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Katrina Operations


Out of state Hams

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Hurricane Katrina Operations
August - September 2005

In St. Tammany Parish, Louisiana, local Amateur radio operators worked 18 hours a day since what has been described as the storm of the century struck our area.   Forsaking their own property and in some cases their heath, these volunteer pitch in.  Not only providing communications for the Red Cross, but supplying the only link to the state capital linking the state EOC with the Parish EOC.  When they are not working as communicators, they hand out food, deliver water and whatever the need. 

In Covington, La. The Communications for the American Red Cross was moved to a Amateurs heavily damaged home when the local office lost power.  With generator and battery power, 5 Hams using makeshift antennas supplied the Red Cross and the Parish EOC with communications.

Jerry - W5NJJ worked to restore his repeater to full operation within hours after the winds subsided and allowing him to work.  He tended the generator that charged batteries. Sleeping 3 or 4 hours at a time so the generator can be fueled and the batteries maintained, this 85 plus year old Ham has given the local operators the ability to help others.  This went on for 2 weeks until his power was restored.

Tony – KD4SSQ help open a Red Cross Shelter the day before Katrina hit Southeast Louisiana.  He and his brother KD5SSR stayed for 7 days and nights providing needed communications. When not acting as the communications link, they pitched in serving meals, assisting security and any other task of them.

Harris - KB5BFK was attempting to remove a generator from his truck when a Oak tree crashed onto his truck.  With a 5 inch gash on his forehead, and no way to reach a hospital for over 2 days, Harris was the net controller for 18 hours a day.   Once we could get him the the hospital, he was checked and released, and within a few hours, he was back on the air.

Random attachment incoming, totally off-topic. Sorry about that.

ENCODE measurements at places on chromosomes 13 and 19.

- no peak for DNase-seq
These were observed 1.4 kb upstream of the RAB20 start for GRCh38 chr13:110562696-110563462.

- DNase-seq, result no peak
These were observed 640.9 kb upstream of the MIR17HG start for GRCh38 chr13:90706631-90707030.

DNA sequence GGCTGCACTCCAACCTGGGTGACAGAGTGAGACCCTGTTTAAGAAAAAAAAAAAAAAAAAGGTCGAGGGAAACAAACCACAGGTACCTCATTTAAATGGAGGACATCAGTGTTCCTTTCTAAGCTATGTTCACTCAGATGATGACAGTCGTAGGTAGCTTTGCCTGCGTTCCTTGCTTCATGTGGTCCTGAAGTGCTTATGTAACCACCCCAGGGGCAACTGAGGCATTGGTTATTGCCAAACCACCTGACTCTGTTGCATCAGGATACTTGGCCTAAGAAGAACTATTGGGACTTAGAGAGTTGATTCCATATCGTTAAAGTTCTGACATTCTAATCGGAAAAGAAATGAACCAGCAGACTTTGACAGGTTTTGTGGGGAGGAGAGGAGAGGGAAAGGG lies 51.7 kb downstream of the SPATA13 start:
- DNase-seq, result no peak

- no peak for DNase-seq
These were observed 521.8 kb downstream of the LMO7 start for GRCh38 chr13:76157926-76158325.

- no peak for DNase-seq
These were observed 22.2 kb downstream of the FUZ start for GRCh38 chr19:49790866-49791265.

Noel Jr. - KC5CSN helped to setup antennas once the winds dropped below 50 MPH, them wend on to assist the American Red Cross with their ECU (Emergency Communications Unit) that arrived after the hurricane with no operator. For the next 2 weeks he assisted, and in some cases installed and repaired equipment with little tools and parts to work with.

Larry - KD5LWJ operated as control operator for the EOC (Emergency Operations Center) for Tangipahoa Parish.  He and other local Hams relayed messages between St. Tammany E.O.C. and local Red Cross and the State E.O.C. in Baton Rouge.

James - K5QNT & Bob K5NDT members of the Southeast Louisiana A.R.C. setup H.F. operations between the St. Tammany Parish hospital in Covington, LA and the Heart Hospital and the Hospital in Franklinton, LA. providing a reliable link for the hospitals.  In one case, they assisted in saving the life of a patient in Franklinton by getting a life flight to the hospital.  The patients injuries were beyond what the small hospital could provide.

Mike - W5PY operated at the Slidell hospital for three weeks after the hurricane completely destroyed his home.  Passing medical request to other hospitals, conducting health & welfare, Mike stayed on the job serving others while his home and property was in shambles. He stayed at his post for well over 4 weeks passing all sorts of messages

Mike - KB5OZE took over my job as Communications Chair for the 3 parish area when torn muscles in my leg prevented me from working after almost 3 weeks of swelling and pain.  His efforts resulted in saving and transporting over 5 tons of meat from a storage felicity that lost their freezers.  After I got a freezer truck from Wal-mail, he lead the truck into Slidell and inspected the meat to insure only frozen meat was loaded into the trailer. The froze meat was sent to the 1St. Baptist Church where it was cooked and loaded onto Red Cross ERV's to feed citizens on the devastated region.

K5AH - Edward returned home while the winds were still blowing.  Being on the fringe area of the disaster, Ed began taking Health & Welfare messages and relaying them on H.F. and by phone when possible.  Day after day, Ed stayed on the radio doing a job for free that many would not do for pay.    As a ham I understand we are called amateurs, but their was nothing amateur about the way these operators did their jobs.

Hams located at two hospitals are credited with saving at lease one life when the only means of communications to a small town hospital had collapsed.  

This is not the end of this story, its only the beginning and more will be added as time goes on.  I thank God for the Hams that responded to our call for help.  Amateur operators from Texas, Tennessee, Colorado, Washington State, Western Louisiana and other places responded to our call from help.

Even today, Amateur operators are working along the most severely damaged regions of the Katrina and Rita areas. 

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Karen E. Johansen  – WB5GEO
Communications Officer
St. Tammany Amateur Radio Club
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